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Another Maestro Passes, Songs Never Die.

Encountering Suzanne

One day a few decades ago while living photo of Leonard Cohen on album cover in the staff residence of Purdysburn Hospital where I trained, a guitar-backed voice drifted along the corridor and filled the atmosphere of my little box room with such a haunting power that I literally stood still to listen. It was my first encounter with Leonard Cohen singing Suzanne.

My friend Edyth had just bought an LP of this master of lyrics and beautiful melancholic melody and once my obligatory cassette tape copy was manufactured, Leonard Cohen became my ‘go to’ artist for many years to come.

To date there is much commentary around Cohen’s prophetic words and their poignancy for the conditions of contemporary humanity but my purpose here is to pay tribute to an artist who enriched my life and helped strengthen my spirit, and to declare both sadness that his life has ended as well as joy that his songs will live forever. Like David Bowie, another Maestro lost this year, his work is woven into my Self in a multitude of ways. Yet professing this devotion often brought forth responses that were characteristically stereotyped comments along the lines of darkness, gloom, foreboding and nihilism. Not for me, though. I have always found Leonard Cohen’s songs enchanting and uplifting. They always bring me joy.

Warm Words

Laura Barton’s obituary for Cohen on The Guardian’s music blog takes the same view. To describe him as a ‘miserabilist’ is ‘to miss entirely the warmth of his words’, which, she elaborates, ‘run at the same temperature as blood.’ What animates Leonard Cohen’s offering is the joy beyond pain, the lesson in the challenge, the solution within the problem, the beauty within the chaos. As Barton reminds us, he echoes the wisdom of Rumi in his song Anthem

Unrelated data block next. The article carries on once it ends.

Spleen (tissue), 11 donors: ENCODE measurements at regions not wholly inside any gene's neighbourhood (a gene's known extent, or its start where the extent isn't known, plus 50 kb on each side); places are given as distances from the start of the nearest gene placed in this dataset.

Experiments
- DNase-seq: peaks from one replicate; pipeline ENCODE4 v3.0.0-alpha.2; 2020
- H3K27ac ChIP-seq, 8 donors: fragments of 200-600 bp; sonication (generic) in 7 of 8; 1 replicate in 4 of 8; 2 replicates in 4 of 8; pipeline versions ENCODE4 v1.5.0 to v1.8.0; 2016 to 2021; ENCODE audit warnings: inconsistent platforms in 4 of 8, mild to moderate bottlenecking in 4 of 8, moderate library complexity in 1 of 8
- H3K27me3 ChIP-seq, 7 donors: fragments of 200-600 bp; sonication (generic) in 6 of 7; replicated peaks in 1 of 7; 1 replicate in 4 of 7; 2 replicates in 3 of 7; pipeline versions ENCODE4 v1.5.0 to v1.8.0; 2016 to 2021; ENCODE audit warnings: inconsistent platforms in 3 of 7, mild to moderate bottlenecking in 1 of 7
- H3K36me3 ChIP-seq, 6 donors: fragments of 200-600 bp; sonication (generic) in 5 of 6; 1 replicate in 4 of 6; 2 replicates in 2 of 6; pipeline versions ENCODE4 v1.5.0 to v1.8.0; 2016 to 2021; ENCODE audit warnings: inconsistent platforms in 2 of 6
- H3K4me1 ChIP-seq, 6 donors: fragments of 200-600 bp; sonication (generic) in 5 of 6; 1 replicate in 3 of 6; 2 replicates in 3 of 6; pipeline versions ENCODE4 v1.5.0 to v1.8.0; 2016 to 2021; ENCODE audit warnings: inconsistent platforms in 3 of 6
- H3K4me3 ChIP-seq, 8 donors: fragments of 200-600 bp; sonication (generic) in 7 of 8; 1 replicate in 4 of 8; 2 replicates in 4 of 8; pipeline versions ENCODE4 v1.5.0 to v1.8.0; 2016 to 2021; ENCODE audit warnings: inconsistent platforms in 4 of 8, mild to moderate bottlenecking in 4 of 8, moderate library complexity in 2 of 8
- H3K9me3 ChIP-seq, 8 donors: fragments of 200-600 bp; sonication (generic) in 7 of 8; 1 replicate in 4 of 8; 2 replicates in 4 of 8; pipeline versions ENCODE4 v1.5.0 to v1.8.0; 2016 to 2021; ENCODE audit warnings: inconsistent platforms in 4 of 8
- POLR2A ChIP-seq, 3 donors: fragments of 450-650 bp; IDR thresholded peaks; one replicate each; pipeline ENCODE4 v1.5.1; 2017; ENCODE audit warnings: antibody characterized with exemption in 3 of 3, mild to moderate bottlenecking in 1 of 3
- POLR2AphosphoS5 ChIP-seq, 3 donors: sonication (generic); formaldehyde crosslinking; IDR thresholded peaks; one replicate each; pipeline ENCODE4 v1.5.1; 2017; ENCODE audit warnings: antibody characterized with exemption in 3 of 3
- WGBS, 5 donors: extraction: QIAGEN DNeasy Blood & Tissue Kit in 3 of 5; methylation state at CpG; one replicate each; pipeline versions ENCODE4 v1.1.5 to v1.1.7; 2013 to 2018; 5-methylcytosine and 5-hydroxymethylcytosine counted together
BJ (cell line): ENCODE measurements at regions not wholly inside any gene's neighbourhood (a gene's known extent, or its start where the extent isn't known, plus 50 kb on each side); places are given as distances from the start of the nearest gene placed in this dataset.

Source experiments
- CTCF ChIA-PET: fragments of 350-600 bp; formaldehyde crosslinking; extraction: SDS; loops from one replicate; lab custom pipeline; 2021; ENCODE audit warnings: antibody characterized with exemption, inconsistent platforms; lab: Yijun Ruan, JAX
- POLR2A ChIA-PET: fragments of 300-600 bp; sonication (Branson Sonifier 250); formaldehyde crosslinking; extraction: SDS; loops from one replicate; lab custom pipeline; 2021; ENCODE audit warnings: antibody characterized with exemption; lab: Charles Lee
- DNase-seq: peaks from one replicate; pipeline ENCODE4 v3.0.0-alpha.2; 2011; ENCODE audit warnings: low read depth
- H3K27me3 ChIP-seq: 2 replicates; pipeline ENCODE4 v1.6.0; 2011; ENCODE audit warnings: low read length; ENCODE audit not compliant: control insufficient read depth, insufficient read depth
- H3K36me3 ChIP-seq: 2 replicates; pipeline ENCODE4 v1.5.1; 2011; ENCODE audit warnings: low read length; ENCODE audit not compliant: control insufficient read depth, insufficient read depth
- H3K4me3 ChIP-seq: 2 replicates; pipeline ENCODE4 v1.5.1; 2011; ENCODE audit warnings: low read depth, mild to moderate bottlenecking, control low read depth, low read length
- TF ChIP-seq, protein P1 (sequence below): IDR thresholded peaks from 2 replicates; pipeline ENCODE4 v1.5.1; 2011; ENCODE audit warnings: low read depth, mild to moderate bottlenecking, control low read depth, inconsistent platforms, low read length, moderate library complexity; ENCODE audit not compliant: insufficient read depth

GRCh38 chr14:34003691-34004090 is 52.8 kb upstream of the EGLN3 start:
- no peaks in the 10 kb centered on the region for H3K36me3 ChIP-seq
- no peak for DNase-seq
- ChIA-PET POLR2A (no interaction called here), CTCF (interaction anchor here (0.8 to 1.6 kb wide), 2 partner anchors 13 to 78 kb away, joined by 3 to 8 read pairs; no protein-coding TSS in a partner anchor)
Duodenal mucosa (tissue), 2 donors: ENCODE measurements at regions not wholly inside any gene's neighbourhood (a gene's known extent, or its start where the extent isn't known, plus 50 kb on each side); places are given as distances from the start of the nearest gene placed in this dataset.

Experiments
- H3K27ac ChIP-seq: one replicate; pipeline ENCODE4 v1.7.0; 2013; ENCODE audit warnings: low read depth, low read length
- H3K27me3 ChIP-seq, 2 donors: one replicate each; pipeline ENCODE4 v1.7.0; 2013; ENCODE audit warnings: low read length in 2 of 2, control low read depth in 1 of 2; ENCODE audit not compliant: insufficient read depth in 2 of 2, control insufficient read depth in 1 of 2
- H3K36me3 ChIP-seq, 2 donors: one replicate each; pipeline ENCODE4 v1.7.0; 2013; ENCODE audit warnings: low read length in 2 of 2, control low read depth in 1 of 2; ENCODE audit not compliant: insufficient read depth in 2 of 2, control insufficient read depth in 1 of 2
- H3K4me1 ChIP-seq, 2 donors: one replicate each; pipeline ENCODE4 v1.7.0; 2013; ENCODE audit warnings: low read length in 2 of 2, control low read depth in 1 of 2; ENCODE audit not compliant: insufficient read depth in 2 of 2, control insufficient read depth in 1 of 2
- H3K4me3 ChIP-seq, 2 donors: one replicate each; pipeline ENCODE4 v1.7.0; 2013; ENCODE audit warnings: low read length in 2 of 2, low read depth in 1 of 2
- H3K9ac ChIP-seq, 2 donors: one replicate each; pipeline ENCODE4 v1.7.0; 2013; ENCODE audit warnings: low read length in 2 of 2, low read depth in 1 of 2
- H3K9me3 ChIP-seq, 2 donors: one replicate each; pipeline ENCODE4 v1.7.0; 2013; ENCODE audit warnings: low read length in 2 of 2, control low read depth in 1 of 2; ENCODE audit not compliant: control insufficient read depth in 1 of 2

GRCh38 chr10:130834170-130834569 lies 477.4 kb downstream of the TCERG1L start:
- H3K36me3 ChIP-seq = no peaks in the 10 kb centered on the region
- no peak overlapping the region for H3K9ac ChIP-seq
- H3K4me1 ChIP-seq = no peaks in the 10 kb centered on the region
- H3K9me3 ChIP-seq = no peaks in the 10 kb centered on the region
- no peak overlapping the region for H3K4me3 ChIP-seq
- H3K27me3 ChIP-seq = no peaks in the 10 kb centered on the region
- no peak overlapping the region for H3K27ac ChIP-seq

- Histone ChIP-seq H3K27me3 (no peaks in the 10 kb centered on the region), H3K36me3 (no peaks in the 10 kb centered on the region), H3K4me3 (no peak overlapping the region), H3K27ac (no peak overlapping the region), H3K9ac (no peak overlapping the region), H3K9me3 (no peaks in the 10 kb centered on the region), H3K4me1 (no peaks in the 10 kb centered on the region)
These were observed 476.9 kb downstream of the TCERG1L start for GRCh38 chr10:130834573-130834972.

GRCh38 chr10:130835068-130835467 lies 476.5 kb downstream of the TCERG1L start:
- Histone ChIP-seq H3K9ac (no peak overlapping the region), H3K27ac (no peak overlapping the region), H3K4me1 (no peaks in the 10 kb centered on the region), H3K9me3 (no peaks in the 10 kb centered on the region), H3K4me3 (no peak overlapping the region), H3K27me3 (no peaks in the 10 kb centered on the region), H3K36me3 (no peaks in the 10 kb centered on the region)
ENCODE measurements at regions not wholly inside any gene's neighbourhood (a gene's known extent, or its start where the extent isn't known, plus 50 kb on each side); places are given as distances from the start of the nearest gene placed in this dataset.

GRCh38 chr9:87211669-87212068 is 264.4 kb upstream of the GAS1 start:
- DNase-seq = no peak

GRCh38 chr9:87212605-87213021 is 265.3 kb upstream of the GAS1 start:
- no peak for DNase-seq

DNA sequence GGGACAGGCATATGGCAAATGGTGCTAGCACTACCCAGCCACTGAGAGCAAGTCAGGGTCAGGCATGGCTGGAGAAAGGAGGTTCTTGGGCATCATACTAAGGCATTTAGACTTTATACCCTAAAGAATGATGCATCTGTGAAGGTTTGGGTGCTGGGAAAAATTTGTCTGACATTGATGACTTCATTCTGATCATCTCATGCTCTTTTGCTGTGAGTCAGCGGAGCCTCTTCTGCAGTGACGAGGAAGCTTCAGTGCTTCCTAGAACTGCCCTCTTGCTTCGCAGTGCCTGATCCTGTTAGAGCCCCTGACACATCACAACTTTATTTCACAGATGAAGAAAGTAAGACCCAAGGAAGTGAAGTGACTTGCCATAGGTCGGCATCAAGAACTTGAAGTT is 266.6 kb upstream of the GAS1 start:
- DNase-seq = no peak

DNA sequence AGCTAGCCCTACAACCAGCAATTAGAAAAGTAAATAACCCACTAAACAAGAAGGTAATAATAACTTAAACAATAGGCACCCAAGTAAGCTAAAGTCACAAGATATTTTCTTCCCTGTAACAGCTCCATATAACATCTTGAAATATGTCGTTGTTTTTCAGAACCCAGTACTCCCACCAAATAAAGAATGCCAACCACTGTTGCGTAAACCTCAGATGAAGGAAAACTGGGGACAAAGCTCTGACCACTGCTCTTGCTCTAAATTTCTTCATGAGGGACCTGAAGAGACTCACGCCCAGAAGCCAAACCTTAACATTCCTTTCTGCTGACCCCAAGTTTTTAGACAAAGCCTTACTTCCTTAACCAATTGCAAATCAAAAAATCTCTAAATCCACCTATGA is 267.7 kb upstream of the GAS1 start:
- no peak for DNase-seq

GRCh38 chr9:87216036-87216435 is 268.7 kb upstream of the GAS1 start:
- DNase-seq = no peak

‘There is a crack in everything, that’s how the light gets in’.

So to the songs that stick with me most:

  • The Partisan
  • Famous Blue Raincoat
  • Suzanne
  • Hallelujah
  • So Long Marianne
  • The Sisters of Mercy
  • Lady Midnight
  • Who By Fire
  • Dance Me to the End of Love
  • Hey, that’s no way to say Goodbye

Tibetan Book of the Dead Narration

Some time ago I found a documentary on The Tibetan Book of the Dead perfectly enriched by Leonard Cohen’s voice as the narrator, so this is what I’m watching now as  my memorial to another Maestro gone from the world. Check it out, it’s a profound exploration of life meaning and enrichment of the human spirit through meditative practice and Buddhist teachings. There is an empathy and wisdom in Cohen’s voice that makes this film a celebration of life in the midst of physical death. I wish him well on his journey and thank him for the songs.